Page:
On our first two trips to Naples, Jackie and I had paid no mind to the taralli that were undoubtedly as omnipresent then as they are now. The taralli we knew in New York were bland, dry things like teething rings, whether bought by the pound from an Italian-American bakery or in a cellophane bag from a grocery store. Why would they be any different in Naples?
Well, we started our most recent visit with a couple of cocktails on the seventh-floor terrace of the Hotel Excelsior, and with our negronis came a bowl of what we assumed were those boring old teething rings. But since this was in lieu of dinner (we'd arrived late in the evening), we dug in and were startled to find a completely different sort of snack: crumbly-crisp, scented with porky lard, studded with almonds and aggressively spiced with black pepper. We asked the waiter how the hotel came by such special, unprecedented taralli, and, invisibly rolling his eyes, he explained that these were Neapolitan taralli and entirely typical of the breed. Yeah, sure, we thought.
We bought some from a very ordinary bakery on our long, hot walk up (and up and up) to the Capodimonte Museum, and the waiter proved to be right: These were very much along the same lines, though the ones at the Excelsior were more flavorful.
So, Neapolitan taralli were high on the list of things I wanted to make at home, and they turned out to be less of a challenge than I'd have imagined, though it helps to be fairly comfortable with pastry- and dough-making. Many older recipes lack almonds, so you can join me in ignoring them; while more modern recipes vary a lot, they have enough in common that it was not too difficult to conflate them into a version that worked well for me and that tasted an awful lot like the real thing.
The dough is a hybrid: it's like a shortcrust, yielding a crisp and friable tarallo - not at all hard. But (though it rises only minimally) it contains yeast and is kneaded and handled more than a pie dough would be comfortable with; that's where the structure comes from - while crisp, these taralli do not fall apart when you look at them the wrong way. Just about every recipe I consulted in regional Italian cookbooks and online wanted me to begin by making a sponge by stirring fresh or active dry yeast into some of the flour and water. For years, I've been a convert to instant yeast, one of whose virtues is that you can add it to a dough (one that contains liquid, anyway) along with all the other ingredients, so my recipe has been streamlined, with no discernable damage to the outcome. I'm giving the measurements as I used them - mostly in grams, but some in spoon measurements - with approximate conversions, which will work all right so long as you pay attention to the consistency of the dough and adjust quantities as necessary. But buy yourself a scale if you don't already use one.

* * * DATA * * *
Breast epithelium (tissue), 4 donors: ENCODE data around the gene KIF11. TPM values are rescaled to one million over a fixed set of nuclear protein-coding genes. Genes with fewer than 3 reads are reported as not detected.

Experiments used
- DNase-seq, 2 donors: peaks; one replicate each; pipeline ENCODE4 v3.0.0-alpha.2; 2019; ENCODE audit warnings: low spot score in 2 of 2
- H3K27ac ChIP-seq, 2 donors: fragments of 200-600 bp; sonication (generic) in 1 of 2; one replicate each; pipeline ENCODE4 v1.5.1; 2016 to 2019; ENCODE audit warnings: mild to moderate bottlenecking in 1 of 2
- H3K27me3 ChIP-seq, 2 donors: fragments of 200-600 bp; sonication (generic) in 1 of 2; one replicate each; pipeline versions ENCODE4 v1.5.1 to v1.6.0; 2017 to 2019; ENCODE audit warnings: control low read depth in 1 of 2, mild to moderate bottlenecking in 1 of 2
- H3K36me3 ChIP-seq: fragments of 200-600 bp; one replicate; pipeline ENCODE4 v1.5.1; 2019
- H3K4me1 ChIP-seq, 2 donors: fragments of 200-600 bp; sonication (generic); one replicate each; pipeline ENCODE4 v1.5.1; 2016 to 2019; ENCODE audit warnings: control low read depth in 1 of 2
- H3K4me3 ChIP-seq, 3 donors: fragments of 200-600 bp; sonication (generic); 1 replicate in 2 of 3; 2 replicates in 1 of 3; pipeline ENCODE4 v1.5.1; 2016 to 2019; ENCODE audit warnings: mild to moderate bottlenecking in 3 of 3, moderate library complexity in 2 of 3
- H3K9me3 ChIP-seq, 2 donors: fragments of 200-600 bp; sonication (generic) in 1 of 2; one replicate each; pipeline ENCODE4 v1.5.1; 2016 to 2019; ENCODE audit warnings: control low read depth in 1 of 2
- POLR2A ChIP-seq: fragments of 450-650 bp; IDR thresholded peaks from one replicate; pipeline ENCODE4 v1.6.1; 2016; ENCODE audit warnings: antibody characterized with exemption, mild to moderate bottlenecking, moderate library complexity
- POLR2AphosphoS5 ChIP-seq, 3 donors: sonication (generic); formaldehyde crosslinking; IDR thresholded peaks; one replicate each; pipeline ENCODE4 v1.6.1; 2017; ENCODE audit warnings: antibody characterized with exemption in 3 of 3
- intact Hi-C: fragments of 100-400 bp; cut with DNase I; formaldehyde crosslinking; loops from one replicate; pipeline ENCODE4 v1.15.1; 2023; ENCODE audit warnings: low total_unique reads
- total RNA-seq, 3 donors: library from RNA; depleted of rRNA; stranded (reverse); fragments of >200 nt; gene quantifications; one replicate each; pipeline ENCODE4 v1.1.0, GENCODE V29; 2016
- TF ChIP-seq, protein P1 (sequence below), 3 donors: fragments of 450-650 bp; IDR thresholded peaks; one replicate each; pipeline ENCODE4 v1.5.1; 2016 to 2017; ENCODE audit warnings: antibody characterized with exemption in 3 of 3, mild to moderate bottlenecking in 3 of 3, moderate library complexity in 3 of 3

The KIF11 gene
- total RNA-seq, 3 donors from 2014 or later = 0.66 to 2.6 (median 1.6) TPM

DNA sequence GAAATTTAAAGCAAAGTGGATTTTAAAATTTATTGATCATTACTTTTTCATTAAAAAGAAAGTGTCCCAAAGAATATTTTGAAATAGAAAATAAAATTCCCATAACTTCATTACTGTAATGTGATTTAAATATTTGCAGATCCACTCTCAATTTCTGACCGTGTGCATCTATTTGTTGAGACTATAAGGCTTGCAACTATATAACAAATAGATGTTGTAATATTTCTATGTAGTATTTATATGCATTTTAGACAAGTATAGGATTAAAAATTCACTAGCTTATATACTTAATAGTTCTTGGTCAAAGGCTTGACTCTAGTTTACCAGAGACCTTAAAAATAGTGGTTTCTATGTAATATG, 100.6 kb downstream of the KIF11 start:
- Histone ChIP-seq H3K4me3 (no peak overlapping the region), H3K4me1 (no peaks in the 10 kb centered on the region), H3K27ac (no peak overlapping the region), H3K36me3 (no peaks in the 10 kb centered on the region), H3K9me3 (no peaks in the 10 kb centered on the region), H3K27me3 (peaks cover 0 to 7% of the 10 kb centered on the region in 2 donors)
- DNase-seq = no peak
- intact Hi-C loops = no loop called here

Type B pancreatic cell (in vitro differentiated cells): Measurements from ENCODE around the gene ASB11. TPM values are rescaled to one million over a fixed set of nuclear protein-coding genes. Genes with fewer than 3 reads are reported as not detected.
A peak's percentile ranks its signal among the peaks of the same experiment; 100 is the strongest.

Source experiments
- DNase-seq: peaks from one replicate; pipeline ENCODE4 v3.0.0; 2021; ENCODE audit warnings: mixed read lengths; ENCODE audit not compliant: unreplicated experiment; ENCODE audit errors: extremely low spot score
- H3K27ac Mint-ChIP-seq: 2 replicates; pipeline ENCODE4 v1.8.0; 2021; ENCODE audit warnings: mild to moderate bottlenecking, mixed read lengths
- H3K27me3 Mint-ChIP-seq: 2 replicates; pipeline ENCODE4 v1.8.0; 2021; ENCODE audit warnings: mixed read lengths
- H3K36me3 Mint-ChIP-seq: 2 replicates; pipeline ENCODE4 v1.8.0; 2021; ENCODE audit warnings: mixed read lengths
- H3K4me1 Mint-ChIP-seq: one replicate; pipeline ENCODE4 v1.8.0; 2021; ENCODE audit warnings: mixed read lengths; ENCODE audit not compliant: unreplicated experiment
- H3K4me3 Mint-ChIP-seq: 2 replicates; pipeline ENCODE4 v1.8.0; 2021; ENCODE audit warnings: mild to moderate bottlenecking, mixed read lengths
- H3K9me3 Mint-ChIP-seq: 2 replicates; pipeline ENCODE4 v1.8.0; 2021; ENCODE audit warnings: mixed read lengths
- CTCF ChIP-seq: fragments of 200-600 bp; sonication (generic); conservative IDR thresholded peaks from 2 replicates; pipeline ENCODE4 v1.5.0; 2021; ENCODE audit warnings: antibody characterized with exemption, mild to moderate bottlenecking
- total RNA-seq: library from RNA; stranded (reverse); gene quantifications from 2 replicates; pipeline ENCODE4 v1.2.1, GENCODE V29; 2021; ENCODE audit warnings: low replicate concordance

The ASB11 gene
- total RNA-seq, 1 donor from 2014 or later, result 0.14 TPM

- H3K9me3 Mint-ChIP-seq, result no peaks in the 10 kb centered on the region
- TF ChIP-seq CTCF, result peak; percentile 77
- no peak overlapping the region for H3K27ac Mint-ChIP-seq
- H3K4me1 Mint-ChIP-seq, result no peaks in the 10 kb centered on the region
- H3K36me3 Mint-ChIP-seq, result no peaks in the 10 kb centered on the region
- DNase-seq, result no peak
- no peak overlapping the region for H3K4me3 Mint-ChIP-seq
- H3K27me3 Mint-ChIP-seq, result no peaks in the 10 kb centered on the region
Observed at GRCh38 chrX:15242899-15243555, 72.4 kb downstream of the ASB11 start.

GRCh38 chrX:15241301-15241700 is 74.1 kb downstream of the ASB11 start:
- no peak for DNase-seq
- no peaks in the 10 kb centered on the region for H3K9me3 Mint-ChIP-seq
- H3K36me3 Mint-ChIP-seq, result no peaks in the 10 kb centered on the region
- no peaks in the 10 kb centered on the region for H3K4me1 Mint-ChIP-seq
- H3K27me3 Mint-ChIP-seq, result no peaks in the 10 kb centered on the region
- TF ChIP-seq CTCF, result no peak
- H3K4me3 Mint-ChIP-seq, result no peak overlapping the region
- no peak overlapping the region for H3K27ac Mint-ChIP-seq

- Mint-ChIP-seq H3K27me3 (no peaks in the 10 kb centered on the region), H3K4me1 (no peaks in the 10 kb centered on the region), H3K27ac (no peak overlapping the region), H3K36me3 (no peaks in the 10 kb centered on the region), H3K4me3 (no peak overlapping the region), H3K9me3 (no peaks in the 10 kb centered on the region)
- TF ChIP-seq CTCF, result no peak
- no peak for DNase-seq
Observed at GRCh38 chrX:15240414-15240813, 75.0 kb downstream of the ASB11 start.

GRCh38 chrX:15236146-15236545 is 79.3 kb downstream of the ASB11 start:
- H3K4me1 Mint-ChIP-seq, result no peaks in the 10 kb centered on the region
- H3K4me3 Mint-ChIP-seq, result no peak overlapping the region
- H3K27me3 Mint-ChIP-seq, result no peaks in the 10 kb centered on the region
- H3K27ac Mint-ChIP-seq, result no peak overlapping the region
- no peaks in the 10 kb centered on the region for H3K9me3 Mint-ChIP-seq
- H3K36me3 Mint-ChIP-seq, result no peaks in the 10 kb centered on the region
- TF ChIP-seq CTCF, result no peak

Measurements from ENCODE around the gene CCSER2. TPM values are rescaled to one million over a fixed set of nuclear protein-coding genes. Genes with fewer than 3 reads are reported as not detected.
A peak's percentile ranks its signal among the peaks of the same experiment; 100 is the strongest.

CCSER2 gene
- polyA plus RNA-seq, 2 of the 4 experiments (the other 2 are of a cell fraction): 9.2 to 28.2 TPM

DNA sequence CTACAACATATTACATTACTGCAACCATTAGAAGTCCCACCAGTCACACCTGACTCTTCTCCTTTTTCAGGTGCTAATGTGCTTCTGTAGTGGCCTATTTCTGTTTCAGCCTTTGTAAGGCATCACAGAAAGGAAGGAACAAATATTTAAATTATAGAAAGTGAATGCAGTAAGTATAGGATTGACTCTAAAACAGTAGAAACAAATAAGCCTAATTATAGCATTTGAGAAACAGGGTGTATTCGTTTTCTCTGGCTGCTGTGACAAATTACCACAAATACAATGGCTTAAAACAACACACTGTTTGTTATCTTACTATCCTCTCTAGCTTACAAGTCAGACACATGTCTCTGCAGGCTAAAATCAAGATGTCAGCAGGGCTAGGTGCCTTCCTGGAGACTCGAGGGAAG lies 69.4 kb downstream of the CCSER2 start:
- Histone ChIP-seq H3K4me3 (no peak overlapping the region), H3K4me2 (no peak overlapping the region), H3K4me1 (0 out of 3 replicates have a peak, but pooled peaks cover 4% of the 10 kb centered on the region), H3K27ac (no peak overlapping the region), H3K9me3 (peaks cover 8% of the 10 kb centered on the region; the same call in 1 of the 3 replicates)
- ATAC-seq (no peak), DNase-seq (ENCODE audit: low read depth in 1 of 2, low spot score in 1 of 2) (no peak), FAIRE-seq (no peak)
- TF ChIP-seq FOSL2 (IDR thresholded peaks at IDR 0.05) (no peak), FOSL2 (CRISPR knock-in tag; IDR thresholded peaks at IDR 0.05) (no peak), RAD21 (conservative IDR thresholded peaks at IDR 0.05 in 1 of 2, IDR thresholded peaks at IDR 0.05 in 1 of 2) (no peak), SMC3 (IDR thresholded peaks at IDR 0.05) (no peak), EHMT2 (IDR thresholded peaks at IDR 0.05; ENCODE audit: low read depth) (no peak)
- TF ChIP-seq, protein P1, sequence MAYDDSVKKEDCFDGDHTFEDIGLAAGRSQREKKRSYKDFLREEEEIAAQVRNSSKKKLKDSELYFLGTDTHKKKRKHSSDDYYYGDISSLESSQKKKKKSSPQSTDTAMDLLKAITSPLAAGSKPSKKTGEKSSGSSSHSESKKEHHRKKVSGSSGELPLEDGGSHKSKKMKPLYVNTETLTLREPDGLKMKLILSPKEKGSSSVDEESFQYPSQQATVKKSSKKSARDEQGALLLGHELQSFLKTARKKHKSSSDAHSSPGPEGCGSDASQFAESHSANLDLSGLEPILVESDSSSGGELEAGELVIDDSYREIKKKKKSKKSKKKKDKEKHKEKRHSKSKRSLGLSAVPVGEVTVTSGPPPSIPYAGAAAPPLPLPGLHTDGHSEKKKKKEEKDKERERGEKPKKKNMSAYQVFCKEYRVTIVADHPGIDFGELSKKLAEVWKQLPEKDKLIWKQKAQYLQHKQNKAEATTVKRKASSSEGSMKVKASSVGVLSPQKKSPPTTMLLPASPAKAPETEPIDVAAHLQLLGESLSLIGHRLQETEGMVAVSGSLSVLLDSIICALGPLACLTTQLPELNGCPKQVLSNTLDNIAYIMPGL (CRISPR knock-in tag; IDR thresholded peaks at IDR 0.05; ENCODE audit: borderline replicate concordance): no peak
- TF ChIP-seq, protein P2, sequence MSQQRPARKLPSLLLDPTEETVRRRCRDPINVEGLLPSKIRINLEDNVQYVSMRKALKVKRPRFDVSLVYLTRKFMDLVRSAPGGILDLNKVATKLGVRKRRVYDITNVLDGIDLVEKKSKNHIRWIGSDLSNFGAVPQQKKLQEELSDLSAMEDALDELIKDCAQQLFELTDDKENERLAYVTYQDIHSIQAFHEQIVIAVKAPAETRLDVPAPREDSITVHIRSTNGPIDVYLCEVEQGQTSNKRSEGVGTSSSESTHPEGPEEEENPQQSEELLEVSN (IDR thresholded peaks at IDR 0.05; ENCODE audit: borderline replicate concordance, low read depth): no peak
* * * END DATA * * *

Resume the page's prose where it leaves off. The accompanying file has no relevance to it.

For a dozen aperitif-sized taralli (they are sometimes twice this size), I added 75 grams (around 1/2 cup) oven-toasted (but cooled) skin-on almonds to the food processor and chopped them to a coarse meal - not to a powder. Note that you will need another couple of dozen almonds for later. I added 250 g flour (say, 2 cups), 1/2 teaspoon sugar, 2 teaspoons freshly ground black pepper (a lot!), a scant 2 teaspoons fine salt and a good teaspoon of instant yeast. I ran the food processor until the mixture was homogeneous and tasted it for salt and pepper; it should be quite peppery. I then added 100 g (1/2 cup more or less) good lard, cold from the fridge; when I say good lard I mean not the tasteless fat you see in the supermarket. Nice lard comes from old-fashioned butchers or farmers' market pork farmers who render their own; it needs to smell delicious. I pulsed the food processor as when making pie dough until the lard and dry ingredients formed a sandy mixture. I gradually added 90 ml (about 3 fluid ounces - a little more than 1/3 cup) cool water until a workable dough formed.
I gave the dough a brief knead on the work surface and left it in a tightly covered bowl or container for a couple of hours. The yeast will do its job, but because of its density the dough will not rise very much. Don't worry: you're not making bread.
Now I divided the dough into twenty-four 20-gram pieces (a tightly packed level tablespoon each) and had ready a parchment-paper-lined baking sheet; the paper is optional, but it is my habit to use it. On the work surface, I kneaded each piece of dough for a moment to make it more workable, then formed two of them into pencil-thin ropes about 18 cm (7 inches) long. After laying the two ropes parallel to each other, I pinched them together at one end, twisted them into a double helix, formed each twisted pair into a circle, pinched it closed and laid it onto the baking sheet.
When they were all ready, I cut a couple of dozen almonds in half and firmly inserted three halves into each tarallo. I covered them with a cloth and let them rest (and slightly rise) for an hour or two, then baked them for 35 or 40 minutes (less in a convection oven) until golden brown or a little browner: they started at 400 degrees F (200 C), but I turned the thermostat to about 375 (190) as soon as they went in.
Once they'd cooled on a rack, it was all we could do to keep our hands off them until our guests arrived. How did I describe the ones we ate in Naples? "Crumbly-crisp, scented with porky lard, studded with almonds and aggressively spiced with black pepper." That's just how these home-made taralli were - a more than reasonable facsimile and a great way to pretend you're sitting on a terrace gazing at Mount Vesuvius.
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